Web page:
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Category: Silk

A small night picture.

A small night picture.

 

I told you there would be another small picture. I wanted to do a night scene with water and a moon reflection.

I searched up lots of moon on water pictures. I won’t share them because even though I put public domain pictures in the search,  I am sure they are not all in the public domain. Once I had done that, Pinterest sent me some more, some in weaving and other textiles.

I had this small offcut. I put my fingers in the shot so you can see the size.

 

I knew I had a nice really dark purple merino to make the sky but I had to ask Jan for some navy blue. She had some nice dark BFL, so it had a nice shine, perfect for water. This is the best picture I got of it. I had to fiddle with it because my camera on my phone wants the purple to be red and it’s more blue. Jan got some pictures for me too but her computer has died so I am afraid you’re stuck with my pictures.

I divided the picture into 1/3 sky and 2/3 water. I tried to keep the navy fibre running across the picture to give it a better water feel, like tiny ripples on the water. the hardest part was making the horizon straight and level.

For the moon, I made a disk separately and then added it. I think it makes it seem separate from the sky and closer than the sky. I then added the thin glow around it.  the glow looks more transparent in person. I thought I had a picture of just the moon but I accidentally took a movie of it and I can’t figure out how to save one frame.

For the reflection in the water, I used silk. I tried throwster’s waste, some fluffy silk ( I think from silk hankies) and some top, it was a little yellow.

The throwster’s waste was too stringy

The fluffy stuff was too hard to work with. It wouldn’t stay put.

The top worked wet. and even though looked yellow as a blog of silk once it was spread out a bit it was good.

I laid it all across then needled the pattern I wanted and trimmed it then needled some more.

 

I like it, it’s ok but not great.

I tried adding some grey for clouds and some silk at the edge for reflection. I just tacked them down, I am not sure. It may be the silk reflections on the clouds that I don’t like. Maybe white wool would be better.

so I asked my son. He is more artistic than me but also observant. He said well the moons to big. So I showed him my examples and with the slightest glance says well they’re all photoshopped, to make the moon more magical.  So much for that. I guess once I did it, my brain knew it was wrong. I will try thinning the glow and shrinking the moon and the reflectins and see how I like it. the trying may mess it up beyond repair and it will have to become dryer ball innards. I will let you know how it goes.

Post Script

I managed to fiddle with the picture last night. First I pulled up the edges of the reflection and tried it back then I pulled the moon haze off and made it smaller and more transparent. I think it is better. not great but it will do.

A while ago I bought some fine mica. the kind they use in cosmetics. I got this set and a blue set. I wanted to try adding a little blue to water in a picture just to see what it looks like. This water was far darker than the blues I bought but I thought the moon could use a little shine. You can see how fine it is. I left my fingerprint in it, from just a light touch.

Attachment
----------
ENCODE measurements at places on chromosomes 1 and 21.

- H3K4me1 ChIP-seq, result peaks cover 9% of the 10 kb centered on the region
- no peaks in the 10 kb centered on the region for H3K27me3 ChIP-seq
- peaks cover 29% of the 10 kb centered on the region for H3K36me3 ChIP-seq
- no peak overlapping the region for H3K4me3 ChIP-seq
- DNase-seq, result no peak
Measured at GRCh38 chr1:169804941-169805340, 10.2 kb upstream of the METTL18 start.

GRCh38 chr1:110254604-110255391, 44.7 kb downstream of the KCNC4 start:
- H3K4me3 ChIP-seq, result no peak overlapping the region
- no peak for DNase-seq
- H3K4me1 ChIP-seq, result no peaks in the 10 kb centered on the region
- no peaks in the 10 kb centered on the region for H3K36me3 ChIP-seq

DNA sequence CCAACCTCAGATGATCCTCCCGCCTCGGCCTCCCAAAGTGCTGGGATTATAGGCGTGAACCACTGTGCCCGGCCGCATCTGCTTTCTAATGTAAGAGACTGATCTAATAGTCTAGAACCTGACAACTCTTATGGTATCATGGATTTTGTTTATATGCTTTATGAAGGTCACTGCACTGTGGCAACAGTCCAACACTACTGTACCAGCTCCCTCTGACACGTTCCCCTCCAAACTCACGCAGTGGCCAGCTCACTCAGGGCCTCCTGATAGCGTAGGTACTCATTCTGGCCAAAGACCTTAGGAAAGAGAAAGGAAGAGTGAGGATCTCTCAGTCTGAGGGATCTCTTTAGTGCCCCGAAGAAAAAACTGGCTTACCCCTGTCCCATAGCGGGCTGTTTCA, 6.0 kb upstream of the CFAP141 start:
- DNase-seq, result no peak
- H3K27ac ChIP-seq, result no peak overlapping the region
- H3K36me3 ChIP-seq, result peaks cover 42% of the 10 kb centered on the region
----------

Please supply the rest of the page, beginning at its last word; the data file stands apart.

I took a close-up of the moon. I think the camera picked up some of the sparkle.

 

 

 

 

 

 

 

 

 

 

Making a heather, tweed blend

Making a heather, tweed blend

The saga of our group silk purchase continues.  I was part of the purchase along with Ann and Jan.  I am a silk junkie so had to be very, very careful this time.  I only purchased some really new-to-me silk called peduncle.  As described by the vendors – “This is one of the most unusual spinning fibres we’ve ever encountered. It looks like pewter in fibre form. It has a stunning luster, and the brownish-grey colour is breathtaking. Peduncle tussah is fibre from the pedunculus (foot) of the cocoon, which is the little stalk the silkworm makes to attach itself to a tree branch.”  “Like all tussah spinning fibre, this one has “tooth” that makes it easy to spin. It’s a rare and spectacular spinning fibre.” I’ve been clearing out my stash and found a wonderful bag of grey with globs of coloured wool and thought it would be a perfect time to give tweed a chance.

I needed to do a test spin of the silk on its own to see how it feels, to be sure it would work with the wool.  I wanted the colour, but I wanted the lustre and strength too, so two small samples were done.  One is pure silk and one is a mix of silk and some wool.

Peduncle silk with a little skein of two ply silk
Close up of peduncle silk two ply
Close up of the silk/wool blend

 

Because I tend towards very, very bright colours working with heather tones is going to be a real challenge for me.  But I have been asked by a couple of people to at least give it a try to find some sort of earth tones that are complex to make into a yarn.  So this is my first shot. I dug through my stash and found a large bag of gorgeous wool, unknown breed and origin, but washed and ready to go.  It even had interesting colours added to the wool.